Happenings in Illinois
Meanwhile, in Illinois, Exelon has told policy makers about issues with its six Illinois nuclear power plants and initially hinted at possible closure of at least some plants.
On May 29, 2014, the Illinois General Assembly adopted House Resolution 1146. The resolution notes the benefits of nuclear power to the state, which provides over half of its electricity (and 92% of the emission and carbon-free generation and also keeps rates down) and warned that the premature closure of such plants could increase prices.
The resolution notes that the Illinois nuclear plants employ over 5,300 workers full time and contribute $130 million to local property taxes. It urges the Illinois EPA to prepare a report showing how the premature closing of existing nuclear power plants in Illinois will affect reliability and capacity.
According to a Chicago Tribune article on July 31, Exelon indicated it is seeking compensation for the reliability benefits of its deregulated nuclear plants and that legislation is being drafted in Springfield.
States the article:
“Exelon officials noted that Illinois lawmakers are currently drafting legislation that would help the state adhere to new federal rules aimed at cutting carbon dioxide emissions ... Exelon said it expects to wait until June 2015 before making any decisions about the fate of plants that are on the bubble. Previously, the company said it would make those decisions by year end.”
More recently, PJM proposed a new capacity performance product plan to compensate reliable generators like nuclear power plants. The Regional Transmission Organization (RTO) found that 22% of plants were unavailable during the Polar Vortex last winter. It since has worked on developing the plan to compensate generators who provide more reliable and flexible generation.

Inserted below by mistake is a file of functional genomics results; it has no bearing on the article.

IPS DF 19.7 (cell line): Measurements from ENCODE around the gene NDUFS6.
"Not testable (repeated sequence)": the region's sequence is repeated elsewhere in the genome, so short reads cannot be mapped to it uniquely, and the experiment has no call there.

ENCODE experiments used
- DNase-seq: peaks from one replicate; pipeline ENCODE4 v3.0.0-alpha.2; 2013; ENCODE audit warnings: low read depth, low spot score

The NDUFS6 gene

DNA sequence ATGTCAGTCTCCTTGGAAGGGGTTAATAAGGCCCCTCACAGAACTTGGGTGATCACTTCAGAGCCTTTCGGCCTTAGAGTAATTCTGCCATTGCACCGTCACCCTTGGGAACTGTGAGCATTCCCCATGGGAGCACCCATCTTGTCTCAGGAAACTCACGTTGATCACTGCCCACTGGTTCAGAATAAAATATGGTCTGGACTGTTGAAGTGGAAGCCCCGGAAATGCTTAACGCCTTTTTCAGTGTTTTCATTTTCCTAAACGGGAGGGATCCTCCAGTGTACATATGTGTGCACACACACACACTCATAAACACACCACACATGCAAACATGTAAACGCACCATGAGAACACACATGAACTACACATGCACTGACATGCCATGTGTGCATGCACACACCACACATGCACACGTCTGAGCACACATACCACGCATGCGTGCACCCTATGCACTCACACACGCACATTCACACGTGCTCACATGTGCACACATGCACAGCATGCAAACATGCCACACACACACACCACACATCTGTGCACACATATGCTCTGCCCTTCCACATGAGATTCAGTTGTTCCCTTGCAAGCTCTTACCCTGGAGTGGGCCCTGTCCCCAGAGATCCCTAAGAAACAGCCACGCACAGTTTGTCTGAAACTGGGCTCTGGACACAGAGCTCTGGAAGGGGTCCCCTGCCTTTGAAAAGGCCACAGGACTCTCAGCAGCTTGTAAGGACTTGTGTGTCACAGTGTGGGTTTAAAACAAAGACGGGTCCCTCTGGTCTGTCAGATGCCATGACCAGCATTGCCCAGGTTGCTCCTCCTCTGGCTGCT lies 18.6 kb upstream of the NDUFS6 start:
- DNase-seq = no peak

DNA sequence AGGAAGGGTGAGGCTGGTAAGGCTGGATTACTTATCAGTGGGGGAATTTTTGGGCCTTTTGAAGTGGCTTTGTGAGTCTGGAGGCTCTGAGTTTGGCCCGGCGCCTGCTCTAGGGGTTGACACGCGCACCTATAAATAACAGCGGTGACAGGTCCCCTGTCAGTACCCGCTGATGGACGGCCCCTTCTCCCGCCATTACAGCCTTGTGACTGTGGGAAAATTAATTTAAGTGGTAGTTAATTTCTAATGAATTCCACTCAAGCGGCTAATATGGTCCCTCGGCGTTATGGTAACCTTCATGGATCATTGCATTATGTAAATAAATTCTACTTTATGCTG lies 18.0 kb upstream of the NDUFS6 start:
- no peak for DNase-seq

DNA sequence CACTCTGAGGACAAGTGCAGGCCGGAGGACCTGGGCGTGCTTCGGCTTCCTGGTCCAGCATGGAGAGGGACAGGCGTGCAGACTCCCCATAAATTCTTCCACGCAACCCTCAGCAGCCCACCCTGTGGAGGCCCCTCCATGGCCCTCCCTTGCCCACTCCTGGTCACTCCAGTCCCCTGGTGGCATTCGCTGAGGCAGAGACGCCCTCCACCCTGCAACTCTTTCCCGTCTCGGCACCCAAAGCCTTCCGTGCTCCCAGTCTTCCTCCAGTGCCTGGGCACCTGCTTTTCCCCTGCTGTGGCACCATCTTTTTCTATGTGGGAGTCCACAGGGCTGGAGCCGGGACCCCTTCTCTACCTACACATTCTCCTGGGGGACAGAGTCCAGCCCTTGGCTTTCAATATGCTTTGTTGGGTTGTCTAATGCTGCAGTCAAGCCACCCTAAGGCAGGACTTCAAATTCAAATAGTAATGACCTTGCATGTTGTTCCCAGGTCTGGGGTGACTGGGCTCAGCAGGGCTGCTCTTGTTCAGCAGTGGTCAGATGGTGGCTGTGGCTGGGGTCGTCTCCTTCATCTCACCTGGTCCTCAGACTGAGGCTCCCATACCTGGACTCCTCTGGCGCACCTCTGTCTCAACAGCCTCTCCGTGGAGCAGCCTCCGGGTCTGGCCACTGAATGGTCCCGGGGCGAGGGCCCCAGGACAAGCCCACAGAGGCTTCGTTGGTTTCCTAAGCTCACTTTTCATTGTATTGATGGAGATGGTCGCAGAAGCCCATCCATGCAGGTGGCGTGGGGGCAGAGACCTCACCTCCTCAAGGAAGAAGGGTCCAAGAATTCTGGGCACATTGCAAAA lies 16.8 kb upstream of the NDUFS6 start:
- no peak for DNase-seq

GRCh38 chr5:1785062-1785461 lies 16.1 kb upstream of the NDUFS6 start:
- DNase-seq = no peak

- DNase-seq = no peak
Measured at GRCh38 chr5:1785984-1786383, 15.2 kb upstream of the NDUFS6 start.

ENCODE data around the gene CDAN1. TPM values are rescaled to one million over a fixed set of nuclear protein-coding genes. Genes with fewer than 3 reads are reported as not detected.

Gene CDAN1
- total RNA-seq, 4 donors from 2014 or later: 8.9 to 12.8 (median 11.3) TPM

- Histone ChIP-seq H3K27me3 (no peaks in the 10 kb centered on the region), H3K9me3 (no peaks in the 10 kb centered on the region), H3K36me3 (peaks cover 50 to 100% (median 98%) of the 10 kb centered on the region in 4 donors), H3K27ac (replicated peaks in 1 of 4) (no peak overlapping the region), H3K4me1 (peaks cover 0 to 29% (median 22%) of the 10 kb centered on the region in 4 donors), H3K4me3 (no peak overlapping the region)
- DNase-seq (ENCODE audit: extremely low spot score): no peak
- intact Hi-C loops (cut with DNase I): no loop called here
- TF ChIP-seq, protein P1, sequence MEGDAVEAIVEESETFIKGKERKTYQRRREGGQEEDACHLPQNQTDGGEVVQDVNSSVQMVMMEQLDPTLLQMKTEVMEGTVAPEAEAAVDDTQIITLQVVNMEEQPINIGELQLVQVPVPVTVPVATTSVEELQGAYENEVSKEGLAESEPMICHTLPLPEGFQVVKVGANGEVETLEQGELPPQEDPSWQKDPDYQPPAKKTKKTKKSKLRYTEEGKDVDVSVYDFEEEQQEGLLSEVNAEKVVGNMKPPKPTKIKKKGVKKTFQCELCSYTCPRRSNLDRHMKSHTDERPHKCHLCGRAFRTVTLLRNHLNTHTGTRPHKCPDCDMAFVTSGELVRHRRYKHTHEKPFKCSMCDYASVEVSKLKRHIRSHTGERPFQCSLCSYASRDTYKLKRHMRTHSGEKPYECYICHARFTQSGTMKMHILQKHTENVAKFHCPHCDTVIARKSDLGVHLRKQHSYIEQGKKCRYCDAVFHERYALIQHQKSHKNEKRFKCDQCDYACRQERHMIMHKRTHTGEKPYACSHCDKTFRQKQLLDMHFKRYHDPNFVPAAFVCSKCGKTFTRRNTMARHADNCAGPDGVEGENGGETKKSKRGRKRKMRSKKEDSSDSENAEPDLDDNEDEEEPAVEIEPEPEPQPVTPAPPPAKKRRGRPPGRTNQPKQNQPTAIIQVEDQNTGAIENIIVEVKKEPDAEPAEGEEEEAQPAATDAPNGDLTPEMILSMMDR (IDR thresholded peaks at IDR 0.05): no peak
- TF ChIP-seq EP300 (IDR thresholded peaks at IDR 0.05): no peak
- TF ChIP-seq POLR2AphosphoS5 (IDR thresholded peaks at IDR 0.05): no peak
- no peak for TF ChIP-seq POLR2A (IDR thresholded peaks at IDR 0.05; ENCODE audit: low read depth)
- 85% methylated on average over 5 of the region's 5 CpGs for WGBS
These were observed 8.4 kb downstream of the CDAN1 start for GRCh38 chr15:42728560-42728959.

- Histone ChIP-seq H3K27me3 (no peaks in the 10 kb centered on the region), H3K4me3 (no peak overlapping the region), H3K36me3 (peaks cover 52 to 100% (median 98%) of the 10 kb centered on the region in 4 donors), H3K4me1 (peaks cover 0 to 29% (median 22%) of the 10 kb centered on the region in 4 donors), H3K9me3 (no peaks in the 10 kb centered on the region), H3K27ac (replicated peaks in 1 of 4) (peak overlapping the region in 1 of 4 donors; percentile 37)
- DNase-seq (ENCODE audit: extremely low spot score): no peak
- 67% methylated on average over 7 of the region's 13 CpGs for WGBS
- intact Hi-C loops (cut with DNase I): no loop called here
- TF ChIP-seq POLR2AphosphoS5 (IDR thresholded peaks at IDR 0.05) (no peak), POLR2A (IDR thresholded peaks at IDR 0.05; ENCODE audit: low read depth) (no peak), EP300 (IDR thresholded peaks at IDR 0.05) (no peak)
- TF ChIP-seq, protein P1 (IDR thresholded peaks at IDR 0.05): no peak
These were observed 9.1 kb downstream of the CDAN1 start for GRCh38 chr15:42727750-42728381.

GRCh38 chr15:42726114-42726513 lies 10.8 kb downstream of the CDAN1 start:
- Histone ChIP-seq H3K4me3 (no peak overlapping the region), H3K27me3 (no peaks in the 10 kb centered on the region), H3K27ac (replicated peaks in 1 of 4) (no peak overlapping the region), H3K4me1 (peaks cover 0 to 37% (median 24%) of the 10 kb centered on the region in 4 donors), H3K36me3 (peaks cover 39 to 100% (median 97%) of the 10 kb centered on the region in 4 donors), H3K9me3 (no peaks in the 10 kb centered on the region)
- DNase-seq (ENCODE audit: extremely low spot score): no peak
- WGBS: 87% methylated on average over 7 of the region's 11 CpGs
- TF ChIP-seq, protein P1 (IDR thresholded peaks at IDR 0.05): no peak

An August 20 PJM staff white paper explained:
“… PJM is proposing to add an enhanced capacity product – Capacity Performance – to its capacity market structure and to reinforce the existing definition of the Annual Capacity product to ensure that the reliability of the grid will be maintained through the current industry fuel transition and beyond.”
Perhaps the new PJM payment scheme will address the Exelon concerns.
Needless to say, the deregulation story continues to evolve, and recent developments in the Midwest are an interesting and ongoing chapter worth following.
Midwest Energy News, August 14, 2014.
Akron Beacon Journal, August 5, 2014.
Spark Spread on Word Press, post on August 16, 2014.
Dayton Daily News, August 27, 2014.
Chicago Tribune, July 31, 2014.
PUCO First Energy Case 14-1297-EL-SSO
Illinois House Resolution 1146
About the author:
Bill Malcolm is an Indianapolis-based energy and transit analyst who has worked in the energy industry since 1977. He worked at Seattle City Light (as an intern), Pacific Power, PG&E, and ANR Pipeline. He was one of the first employees of MISO, the nation’s first FERC-approved RTO, where he helped create the state regulatory relations program. For the last two years he has written the Commission Corner column for The Cruthirds Report, a Houston-based energy newsletter. He is also the editor of All Aboard Indiana. He can be reached at firstname.lastname@example.org.